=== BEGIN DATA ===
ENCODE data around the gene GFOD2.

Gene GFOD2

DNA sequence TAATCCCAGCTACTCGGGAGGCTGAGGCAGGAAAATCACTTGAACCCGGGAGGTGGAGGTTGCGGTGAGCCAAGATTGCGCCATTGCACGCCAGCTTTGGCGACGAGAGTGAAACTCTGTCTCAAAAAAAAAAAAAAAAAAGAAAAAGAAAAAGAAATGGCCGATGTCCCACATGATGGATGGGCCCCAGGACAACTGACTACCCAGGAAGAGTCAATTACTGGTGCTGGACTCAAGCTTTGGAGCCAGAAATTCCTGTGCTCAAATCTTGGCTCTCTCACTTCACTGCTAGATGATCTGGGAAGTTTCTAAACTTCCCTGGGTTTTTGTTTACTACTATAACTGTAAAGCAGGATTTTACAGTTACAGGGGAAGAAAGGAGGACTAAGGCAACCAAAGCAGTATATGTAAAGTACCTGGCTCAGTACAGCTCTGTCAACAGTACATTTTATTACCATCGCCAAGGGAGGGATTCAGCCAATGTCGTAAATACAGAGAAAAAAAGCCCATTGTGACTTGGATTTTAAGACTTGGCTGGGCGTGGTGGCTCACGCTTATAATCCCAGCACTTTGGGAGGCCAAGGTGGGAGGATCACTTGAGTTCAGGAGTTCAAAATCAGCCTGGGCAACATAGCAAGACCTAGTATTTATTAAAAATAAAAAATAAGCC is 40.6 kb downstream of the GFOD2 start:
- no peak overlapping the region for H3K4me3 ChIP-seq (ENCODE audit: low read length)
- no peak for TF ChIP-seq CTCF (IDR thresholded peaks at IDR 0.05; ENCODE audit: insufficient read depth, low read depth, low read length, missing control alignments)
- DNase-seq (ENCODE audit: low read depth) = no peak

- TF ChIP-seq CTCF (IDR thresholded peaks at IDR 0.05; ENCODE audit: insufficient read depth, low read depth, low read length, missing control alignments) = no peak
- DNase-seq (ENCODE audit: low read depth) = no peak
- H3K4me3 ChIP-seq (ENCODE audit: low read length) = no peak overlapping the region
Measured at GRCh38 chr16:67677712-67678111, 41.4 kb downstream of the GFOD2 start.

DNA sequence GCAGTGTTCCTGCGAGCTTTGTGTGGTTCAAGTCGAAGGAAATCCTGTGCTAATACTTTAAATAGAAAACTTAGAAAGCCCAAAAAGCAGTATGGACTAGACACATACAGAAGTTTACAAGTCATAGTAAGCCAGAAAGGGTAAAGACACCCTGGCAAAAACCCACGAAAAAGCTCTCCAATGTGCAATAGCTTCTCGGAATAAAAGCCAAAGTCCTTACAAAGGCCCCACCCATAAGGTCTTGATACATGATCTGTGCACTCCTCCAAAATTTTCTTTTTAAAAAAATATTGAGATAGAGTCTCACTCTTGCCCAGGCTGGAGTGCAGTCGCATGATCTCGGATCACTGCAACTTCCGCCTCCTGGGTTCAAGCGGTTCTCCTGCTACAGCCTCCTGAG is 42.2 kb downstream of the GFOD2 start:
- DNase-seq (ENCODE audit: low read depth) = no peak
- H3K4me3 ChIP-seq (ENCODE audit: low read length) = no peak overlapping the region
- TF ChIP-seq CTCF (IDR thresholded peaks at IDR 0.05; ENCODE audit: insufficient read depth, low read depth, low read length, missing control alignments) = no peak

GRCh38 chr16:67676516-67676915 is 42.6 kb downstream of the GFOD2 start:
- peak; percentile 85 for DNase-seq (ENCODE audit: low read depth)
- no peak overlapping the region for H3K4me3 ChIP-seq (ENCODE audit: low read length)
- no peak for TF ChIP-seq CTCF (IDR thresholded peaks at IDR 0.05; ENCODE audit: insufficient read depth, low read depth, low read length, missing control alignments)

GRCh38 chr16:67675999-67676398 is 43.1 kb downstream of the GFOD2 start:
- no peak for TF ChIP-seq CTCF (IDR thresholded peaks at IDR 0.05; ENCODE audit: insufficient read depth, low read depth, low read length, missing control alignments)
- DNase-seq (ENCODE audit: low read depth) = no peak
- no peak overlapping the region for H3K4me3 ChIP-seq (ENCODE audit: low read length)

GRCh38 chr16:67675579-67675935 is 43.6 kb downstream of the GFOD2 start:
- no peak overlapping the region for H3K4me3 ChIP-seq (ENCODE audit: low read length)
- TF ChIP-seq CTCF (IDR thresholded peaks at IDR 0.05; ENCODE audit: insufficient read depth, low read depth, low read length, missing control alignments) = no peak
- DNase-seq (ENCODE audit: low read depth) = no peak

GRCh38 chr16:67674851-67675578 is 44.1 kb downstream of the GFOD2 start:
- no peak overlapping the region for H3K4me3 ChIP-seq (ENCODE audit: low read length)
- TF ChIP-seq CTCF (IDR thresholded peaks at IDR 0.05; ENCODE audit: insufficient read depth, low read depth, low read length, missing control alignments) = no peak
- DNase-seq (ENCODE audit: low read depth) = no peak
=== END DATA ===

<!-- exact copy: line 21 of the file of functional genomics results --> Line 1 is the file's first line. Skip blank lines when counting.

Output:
- DNase-seq (ENCODE audit: low read depth) = no peak